Time to act

In 2016, an accord signed by representatives from nearly every country known as the Paris Agreement sought to limit a global rise in temperatures to two degrees Celsius over pre-industrial levels by reducing the use of fossil fuels. Since then, the Trump administration has signaled an intent to withdraw the U.S. from the accord but that does not mean results sought by the agreement will not be met, Trusel said.

“There’s a big push globally to address emissions,” he said. “Whether the U.S. leads or not, most countries are working toward it.”

Trusel also noted promising efforts underway in the U.S. at regional, state, and local levels, including the Regional Greenhouse Gas Initiative which New Jersey re-entered earlier this year.

Trusel this summer presented studies at Polar 2018, a conference in Davos, Switzerland, of roughly 3,000 leading polar researchers, many of whom are studying the impacts of human-caused global warming on the poles, and in turn, what that means to those who live at lower latitudes.

He has also recently secured a $100,000 National Science Foundation grant to fund his study of satellite data from Antarctica and to support his “Cryolab” research group in Rowan Hall from which he’ll study ice sheets and their interactions with other parts of the “cryosphere” – Earth’s frozen elements including sea ice and snow cover.  Trusel is further supported by the National Aeronautics and Space Administration (NASA), which will provide another $218,000 for Trusel and his research team to help identify how changes in the ocean impact melting and snowfall in Antarctica.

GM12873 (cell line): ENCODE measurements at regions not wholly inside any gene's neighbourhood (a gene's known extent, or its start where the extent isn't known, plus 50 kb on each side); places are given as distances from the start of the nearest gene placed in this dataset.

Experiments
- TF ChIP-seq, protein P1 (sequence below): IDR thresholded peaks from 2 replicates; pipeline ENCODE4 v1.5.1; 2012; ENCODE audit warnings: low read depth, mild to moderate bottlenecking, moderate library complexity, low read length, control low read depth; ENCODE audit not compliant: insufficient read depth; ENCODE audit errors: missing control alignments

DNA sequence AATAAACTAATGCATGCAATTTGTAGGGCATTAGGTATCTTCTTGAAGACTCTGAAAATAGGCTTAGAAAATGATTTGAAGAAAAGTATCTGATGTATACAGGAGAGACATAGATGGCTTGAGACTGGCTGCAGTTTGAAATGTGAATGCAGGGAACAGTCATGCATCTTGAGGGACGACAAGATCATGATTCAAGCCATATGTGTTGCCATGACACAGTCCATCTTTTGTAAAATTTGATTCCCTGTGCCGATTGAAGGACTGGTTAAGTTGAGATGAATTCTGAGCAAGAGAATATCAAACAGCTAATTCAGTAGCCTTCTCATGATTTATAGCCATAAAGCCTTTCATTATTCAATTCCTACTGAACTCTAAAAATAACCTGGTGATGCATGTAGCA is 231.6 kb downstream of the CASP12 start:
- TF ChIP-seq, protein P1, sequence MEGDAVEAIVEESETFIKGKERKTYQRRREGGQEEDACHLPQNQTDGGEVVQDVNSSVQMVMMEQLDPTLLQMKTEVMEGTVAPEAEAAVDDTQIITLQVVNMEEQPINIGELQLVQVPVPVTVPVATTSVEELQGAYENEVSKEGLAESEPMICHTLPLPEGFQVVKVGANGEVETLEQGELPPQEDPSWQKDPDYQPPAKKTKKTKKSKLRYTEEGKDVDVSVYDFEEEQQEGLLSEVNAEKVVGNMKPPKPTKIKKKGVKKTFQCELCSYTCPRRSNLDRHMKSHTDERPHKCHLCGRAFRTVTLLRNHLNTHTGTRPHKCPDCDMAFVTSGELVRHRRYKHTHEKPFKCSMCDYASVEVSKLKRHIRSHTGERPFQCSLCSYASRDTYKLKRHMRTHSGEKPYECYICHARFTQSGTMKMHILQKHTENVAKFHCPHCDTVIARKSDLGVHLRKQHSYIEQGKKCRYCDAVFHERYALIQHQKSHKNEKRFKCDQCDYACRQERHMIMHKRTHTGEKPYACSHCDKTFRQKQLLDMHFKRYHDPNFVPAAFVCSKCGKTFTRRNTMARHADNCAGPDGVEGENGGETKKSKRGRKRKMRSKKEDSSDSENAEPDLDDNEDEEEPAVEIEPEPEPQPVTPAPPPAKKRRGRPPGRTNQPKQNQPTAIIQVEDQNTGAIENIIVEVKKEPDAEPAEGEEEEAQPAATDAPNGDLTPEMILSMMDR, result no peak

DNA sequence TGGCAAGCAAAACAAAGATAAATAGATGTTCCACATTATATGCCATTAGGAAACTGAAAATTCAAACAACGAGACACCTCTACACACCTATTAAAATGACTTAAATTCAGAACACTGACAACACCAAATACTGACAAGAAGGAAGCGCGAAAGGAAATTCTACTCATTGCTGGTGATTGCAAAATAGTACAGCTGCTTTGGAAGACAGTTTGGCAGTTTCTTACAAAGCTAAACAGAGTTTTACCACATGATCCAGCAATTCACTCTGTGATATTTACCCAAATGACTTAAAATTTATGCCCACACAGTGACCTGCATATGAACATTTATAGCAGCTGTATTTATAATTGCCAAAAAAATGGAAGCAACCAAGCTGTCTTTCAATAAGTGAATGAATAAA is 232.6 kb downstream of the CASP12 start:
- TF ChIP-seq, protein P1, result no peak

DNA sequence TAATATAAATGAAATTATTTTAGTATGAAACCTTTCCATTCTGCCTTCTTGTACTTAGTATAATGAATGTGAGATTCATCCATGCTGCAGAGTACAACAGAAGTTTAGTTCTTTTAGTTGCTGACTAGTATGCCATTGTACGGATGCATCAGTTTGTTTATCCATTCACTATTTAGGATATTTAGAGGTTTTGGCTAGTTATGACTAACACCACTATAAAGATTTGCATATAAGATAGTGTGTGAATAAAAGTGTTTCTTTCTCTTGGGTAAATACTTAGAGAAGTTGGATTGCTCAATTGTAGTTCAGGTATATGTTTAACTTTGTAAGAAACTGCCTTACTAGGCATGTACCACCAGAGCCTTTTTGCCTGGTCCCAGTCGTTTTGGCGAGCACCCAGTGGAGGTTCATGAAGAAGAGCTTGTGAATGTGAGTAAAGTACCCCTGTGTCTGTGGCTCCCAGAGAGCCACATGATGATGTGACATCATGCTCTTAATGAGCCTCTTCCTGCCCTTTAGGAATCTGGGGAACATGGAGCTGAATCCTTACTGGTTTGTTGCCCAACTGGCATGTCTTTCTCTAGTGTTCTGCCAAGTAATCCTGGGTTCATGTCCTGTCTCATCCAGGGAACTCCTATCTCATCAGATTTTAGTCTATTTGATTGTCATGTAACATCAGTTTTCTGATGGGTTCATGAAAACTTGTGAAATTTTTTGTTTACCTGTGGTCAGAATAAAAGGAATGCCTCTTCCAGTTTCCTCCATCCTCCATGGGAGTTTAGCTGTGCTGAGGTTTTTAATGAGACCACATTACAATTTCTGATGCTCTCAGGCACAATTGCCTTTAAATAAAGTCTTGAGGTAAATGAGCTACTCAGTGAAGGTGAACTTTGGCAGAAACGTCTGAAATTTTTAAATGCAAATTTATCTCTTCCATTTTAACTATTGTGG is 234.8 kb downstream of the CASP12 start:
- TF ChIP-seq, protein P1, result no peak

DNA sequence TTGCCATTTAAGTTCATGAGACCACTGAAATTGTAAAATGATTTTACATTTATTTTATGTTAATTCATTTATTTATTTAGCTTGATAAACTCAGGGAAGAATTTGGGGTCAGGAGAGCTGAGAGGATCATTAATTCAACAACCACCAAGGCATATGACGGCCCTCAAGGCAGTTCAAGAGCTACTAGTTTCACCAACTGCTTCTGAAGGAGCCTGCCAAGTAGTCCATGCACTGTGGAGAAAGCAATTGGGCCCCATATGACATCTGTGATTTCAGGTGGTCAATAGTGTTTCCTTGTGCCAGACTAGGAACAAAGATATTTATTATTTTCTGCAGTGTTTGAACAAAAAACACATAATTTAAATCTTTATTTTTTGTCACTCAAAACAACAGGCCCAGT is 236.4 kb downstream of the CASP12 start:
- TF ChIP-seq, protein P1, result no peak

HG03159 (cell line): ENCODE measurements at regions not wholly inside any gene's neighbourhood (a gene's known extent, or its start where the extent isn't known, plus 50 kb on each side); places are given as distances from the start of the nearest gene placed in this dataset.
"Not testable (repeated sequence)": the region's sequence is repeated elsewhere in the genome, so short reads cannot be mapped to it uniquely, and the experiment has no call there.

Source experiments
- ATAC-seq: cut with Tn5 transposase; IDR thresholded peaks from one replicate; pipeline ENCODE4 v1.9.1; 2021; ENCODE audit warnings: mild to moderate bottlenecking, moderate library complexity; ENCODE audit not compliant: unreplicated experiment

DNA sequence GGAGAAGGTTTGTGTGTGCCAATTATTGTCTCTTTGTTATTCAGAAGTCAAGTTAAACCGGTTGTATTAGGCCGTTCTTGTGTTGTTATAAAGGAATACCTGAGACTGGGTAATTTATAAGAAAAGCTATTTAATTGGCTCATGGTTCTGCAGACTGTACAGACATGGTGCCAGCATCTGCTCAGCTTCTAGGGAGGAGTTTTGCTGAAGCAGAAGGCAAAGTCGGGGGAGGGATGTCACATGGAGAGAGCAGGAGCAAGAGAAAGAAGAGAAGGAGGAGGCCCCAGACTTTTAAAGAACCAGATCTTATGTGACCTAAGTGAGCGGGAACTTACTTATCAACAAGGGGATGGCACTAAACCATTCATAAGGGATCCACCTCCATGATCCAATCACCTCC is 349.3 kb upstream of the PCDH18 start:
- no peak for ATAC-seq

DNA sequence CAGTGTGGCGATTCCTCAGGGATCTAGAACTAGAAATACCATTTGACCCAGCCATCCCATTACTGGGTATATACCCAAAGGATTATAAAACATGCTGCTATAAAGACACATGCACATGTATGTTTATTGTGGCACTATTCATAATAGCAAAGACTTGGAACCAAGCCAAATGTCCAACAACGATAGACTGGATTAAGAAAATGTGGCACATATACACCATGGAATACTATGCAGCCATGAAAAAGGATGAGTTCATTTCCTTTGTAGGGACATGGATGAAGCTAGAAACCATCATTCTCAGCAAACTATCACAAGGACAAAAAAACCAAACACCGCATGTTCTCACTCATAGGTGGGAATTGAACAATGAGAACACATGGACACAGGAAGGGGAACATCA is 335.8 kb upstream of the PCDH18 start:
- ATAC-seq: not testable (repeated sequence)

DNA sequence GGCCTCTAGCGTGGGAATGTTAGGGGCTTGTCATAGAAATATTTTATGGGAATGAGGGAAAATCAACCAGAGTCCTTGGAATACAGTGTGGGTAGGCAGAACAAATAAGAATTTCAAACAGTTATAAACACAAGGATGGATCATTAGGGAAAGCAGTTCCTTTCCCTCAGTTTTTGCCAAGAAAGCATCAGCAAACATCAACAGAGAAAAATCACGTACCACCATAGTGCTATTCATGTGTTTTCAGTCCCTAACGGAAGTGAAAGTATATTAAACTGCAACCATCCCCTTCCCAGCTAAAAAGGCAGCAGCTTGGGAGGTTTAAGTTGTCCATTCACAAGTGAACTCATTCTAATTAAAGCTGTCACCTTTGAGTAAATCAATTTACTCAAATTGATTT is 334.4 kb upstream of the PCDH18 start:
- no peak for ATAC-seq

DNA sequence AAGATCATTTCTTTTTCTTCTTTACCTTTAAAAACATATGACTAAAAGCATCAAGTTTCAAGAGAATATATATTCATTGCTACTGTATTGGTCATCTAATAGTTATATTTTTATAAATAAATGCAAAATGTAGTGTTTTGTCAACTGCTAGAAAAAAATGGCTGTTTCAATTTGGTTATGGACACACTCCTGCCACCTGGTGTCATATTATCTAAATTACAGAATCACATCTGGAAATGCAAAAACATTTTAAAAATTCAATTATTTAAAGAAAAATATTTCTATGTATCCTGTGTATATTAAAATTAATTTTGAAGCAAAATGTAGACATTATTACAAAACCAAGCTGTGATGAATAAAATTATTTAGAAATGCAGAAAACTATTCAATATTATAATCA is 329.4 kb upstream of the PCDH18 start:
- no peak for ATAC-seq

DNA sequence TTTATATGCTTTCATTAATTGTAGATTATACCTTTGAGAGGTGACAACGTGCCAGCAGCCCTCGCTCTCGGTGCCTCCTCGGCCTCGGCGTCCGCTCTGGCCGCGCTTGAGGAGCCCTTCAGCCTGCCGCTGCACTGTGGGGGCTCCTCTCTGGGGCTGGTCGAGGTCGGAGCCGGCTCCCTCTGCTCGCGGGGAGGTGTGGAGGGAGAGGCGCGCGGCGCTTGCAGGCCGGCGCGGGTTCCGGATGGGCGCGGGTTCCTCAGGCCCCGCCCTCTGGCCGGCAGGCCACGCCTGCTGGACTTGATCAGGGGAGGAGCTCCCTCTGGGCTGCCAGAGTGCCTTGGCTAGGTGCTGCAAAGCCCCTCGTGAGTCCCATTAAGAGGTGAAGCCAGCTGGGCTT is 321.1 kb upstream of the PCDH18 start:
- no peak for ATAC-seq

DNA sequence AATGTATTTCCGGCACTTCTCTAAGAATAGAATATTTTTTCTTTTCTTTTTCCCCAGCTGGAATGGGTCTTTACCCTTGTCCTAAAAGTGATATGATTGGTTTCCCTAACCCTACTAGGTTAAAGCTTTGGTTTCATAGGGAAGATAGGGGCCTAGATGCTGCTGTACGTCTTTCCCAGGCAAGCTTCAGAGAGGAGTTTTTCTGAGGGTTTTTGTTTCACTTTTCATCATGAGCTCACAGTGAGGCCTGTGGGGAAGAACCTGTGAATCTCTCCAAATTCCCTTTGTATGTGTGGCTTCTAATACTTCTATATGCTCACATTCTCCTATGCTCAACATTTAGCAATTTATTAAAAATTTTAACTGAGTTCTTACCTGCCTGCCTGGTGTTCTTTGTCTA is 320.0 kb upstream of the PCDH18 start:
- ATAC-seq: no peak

The funding also supports Rowan student research including that of Leanne Cioffi, a junior GIS major with a minor in geoscience from Barrington.

“I’ve used satellite imagery to monitor a rift, a giant crack in the Larsen D ice shelf in Antarctica,” said Cioffi, who is also playing an important role in processing data to help Trusel study surface melting in Antarctica.

Cioffi, whose concerns about climate change have led her to consider a career helping to control it, said it’s a calling she can’t ignore.

“This type of work gives me a deeper connection to the earth and makes me want to do all I can to nurture a healthy environment,” she said.

Before it’s too late

Trusel, whose work has also involves studying ice cores from Greenland and Antarctica, a process that involves removing the cores meter by meter, shipping them to labs in the U.S., and evaluating climate change records contained within them, said there is no doubt that the earth is warming and that the consequences are becoming clearer and clearer from rising sea level, heat waves, wildfires and more extreme weather.

Still, he said, it’s not too late to take action by reducing the use of fossil fuels but that action must be dramatic and it must be global.

“The longer we push this off into the future, the greater the impact will be and the harder it will be to rein in,” he said. “For Antarctica, my research and others’ shows that humans basically control the thermostat. But it’s not like right now we can’t change the future. We can. And we must.”